The mask which the actor wears is apt to become his face -- Plato
Blackface is more than just burnt cork applied as makeup.
It is a style of entertainment based on racist Black stereotypes
that began in minstrel shows and continues today.
History of Blackface
For much of the 20th century onward, blackface minstrelsy has held an especially vilified place in American culture. Not that it was entirely embraced prior to that, for even in its prime in the mid-19th century minstrelsy was considered a “low” form of entertainment. Period social reformer Frederick Douglass minced no words about it, deriding the “filthy scum of white society, who have stolen from us a complexion denied to them by nature, in which to make money, and pander to the corrupt taste of their fellow white citizens.” His words will be appreciated by many today who still consider blackface minstrelsy the “poster child” of cultural exploitation of one race by another. However, minstrelsy has also been called the seedbed for all subsequent developments in American popular song, dance, and entertainment. For several decades, minstrelsy has been inspected through various revisionist lenses—it has, for example, been seen as an expression of cultural curiosity, an interface and point of cultural engagement between race and ethnicity, and, like rock-and-roll, an expression of a rebelliousness, “a raucous working-class alternative to the prissy ballads and light classical music that were popular at the time.” It has long been identified that minstrelsy contributed to the style, repertoire, and development of American traditional music, and that there is a continuous line of development between early minstrel bands, old time string bands, and modern bluegrass bands.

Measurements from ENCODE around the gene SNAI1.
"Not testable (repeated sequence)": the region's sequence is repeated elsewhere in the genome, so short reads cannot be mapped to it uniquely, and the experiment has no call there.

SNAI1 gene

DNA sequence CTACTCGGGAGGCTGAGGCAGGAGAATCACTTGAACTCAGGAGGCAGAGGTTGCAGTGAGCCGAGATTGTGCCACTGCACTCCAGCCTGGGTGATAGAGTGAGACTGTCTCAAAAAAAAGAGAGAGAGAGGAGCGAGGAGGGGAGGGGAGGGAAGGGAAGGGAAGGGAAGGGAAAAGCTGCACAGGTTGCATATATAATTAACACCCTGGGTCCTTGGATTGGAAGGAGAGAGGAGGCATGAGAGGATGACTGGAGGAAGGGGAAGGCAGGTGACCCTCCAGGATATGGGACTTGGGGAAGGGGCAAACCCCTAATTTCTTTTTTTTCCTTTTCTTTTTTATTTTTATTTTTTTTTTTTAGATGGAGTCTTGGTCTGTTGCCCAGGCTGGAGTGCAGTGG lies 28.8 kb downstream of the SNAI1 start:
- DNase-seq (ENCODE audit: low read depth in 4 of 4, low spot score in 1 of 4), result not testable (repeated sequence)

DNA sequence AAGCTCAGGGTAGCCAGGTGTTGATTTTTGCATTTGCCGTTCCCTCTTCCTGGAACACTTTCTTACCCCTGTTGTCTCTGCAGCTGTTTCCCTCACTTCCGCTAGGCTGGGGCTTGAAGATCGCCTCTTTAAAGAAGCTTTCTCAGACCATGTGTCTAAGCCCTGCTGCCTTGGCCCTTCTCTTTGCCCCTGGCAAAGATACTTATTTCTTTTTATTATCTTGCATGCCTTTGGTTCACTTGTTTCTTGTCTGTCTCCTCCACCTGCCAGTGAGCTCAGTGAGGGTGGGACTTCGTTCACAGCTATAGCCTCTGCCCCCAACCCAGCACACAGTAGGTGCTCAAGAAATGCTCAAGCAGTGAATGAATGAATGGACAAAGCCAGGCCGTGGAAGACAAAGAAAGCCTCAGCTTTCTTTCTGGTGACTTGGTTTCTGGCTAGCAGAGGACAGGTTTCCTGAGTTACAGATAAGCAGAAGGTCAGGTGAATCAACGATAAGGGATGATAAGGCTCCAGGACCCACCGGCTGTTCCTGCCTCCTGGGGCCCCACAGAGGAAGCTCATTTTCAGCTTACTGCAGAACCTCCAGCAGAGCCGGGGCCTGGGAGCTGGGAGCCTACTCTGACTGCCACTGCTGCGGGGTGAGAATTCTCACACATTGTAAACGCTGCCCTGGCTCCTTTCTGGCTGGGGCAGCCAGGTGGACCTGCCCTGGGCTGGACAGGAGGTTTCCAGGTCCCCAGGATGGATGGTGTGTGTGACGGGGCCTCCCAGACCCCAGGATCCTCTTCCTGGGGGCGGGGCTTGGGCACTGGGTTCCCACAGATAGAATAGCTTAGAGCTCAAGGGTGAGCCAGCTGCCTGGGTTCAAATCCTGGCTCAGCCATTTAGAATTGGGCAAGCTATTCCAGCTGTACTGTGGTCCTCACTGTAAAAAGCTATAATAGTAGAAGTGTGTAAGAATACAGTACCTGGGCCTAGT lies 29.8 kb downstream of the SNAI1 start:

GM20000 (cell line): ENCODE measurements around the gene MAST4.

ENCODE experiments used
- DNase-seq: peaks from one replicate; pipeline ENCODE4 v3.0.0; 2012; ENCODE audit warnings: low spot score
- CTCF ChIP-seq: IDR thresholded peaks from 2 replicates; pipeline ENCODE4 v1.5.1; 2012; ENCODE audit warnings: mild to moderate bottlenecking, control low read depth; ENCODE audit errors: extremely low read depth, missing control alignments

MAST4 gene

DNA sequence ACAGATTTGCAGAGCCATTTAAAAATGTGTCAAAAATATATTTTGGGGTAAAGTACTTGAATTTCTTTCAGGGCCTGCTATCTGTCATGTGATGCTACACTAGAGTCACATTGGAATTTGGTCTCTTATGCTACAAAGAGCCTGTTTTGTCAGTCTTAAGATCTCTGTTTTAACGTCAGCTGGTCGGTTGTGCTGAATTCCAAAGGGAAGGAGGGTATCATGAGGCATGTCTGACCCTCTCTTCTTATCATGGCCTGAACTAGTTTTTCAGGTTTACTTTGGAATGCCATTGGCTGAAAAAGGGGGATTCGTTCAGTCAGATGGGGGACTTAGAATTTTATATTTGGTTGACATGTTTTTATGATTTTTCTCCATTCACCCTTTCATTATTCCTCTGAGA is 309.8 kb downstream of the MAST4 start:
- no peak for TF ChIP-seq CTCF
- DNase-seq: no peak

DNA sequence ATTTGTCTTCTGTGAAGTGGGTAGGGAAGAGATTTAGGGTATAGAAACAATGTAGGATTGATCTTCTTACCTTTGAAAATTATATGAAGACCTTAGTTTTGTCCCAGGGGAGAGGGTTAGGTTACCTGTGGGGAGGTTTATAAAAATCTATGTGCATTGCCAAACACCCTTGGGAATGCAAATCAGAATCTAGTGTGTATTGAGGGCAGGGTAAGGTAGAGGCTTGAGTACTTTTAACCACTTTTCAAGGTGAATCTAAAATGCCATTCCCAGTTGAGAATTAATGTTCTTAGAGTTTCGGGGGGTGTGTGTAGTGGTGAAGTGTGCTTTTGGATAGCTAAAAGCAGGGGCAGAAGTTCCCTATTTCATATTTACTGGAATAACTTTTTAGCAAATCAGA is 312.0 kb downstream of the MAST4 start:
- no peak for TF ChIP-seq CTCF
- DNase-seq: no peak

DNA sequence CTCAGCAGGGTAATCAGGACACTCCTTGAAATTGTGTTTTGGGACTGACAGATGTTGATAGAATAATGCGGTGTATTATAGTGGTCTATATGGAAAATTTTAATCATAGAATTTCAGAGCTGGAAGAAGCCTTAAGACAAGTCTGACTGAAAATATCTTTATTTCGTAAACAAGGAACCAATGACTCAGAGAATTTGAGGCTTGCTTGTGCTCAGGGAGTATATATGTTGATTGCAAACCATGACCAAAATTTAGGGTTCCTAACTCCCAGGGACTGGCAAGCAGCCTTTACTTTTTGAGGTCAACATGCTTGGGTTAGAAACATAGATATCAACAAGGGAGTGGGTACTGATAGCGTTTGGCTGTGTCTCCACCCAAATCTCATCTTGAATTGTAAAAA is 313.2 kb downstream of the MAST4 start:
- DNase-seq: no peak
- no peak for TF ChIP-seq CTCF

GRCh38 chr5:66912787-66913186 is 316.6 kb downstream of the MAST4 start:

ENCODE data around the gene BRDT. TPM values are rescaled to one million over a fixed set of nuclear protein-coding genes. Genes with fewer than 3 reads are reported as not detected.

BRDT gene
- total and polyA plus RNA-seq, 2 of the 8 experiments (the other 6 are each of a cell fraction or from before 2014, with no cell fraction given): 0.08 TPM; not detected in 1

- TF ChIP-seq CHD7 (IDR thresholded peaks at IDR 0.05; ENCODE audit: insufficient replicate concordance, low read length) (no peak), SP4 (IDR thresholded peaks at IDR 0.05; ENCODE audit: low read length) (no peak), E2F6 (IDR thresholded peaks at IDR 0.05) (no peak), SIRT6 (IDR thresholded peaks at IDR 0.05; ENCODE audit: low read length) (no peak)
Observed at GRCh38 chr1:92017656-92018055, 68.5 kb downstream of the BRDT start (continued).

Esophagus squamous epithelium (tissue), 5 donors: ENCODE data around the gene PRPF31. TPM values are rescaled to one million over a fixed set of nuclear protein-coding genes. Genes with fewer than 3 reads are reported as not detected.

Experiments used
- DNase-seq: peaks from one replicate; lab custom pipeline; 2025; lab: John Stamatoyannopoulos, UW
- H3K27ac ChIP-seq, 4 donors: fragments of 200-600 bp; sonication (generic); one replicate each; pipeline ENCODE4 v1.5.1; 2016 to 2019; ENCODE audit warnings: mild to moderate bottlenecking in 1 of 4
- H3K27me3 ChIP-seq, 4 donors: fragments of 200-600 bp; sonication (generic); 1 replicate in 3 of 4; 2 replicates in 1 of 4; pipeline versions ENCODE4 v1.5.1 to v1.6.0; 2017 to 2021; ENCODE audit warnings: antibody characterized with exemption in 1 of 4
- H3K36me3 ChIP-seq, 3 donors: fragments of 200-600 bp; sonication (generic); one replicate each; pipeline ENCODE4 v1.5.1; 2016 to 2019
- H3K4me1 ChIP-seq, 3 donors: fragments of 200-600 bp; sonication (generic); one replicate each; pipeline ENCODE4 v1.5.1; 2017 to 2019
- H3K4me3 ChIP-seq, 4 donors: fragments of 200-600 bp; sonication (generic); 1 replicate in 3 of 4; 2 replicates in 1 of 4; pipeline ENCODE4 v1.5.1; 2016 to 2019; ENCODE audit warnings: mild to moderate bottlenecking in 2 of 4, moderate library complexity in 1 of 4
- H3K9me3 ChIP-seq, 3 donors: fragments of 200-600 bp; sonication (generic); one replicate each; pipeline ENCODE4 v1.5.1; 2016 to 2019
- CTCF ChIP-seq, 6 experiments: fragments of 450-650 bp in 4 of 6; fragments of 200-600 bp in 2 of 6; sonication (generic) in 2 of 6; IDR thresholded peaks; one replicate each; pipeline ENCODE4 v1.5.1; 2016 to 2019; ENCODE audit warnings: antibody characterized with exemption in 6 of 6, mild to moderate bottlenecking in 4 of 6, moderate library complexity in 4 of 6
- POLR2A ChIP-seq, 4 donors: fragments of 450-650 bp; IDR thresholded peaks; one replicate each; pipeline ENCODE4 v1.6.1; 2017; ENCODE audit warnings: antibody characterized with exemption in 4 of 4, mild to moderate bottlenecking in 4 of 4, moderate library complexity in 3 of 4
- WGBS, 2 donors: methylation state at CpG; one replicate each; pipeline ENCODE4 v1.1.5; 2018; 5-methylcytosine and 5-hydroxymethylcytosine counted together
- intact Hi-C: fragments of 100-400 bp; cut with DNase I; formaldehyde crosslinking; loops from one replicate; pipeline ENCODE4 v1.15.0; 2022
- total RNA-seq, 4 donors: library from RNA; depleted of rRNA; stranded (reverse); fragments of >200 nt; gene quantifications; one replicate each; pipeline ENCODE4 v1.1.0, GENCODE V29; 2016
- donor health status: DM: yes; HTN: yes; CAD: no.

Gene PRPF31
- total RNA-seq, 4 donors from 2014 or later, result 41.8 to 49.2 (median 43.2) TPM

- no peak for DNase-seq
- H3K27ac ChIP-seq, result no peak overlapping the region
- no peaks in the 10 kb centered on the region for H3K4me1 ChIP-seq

A benefit performance for Black String Revival, an hour-long documentary from Fretless Films which will tell the story of the rise and fall and the rise again of the Black string band tradition. Before the Blues--and the phonograph-- revolutionized popular music, African-American string bands featuring banjo and fiddle played for “frolics” (square dances), parades, house parties, corn shuckings, funerals, and baby christenings. Largely forgotten, this vital musical tradition survived into the 1950s. Now a new generation of blacks is rediscovering and reinvigorating the string band tradition. Black and white scholars are documenting the African origins of the banjo and how African-Americans adapted it. At the same time, young African-American string bands like The Carolina Chocolate Drops, The Ebony Hillbillies, Sankofa Strings, and Don Vappie and His Creole Jazz Seranaders are reinventing traditional banjo and fiddle music.
January 29, 2007
By Tony Thomas
Many unfamiliar with the real history of Black fiddling forget that fiddling was extremely common among African Americans until the early 20th Century. In the we have many reports of Africans in America fiddling and making fiddles almost as soon as they arrived from Africa. The excellence of Black fiddlers performing both for white masters, patrons, and paying audience and for the dances and parties of other Africans in America, speaks not only to the training in European violin playing some slaves received, but also to traditions of fiddling on African bowed instruments that slaves brought here. No wonder, fiddling was the most reported musical activity of African Americans during colonial times. Studies, particularly Bob Winans' survey of instruments mentioned in the WPA interviews of former slaves, show that fiddling was the most widely known instrumental music in Black folk life in the 19th Century.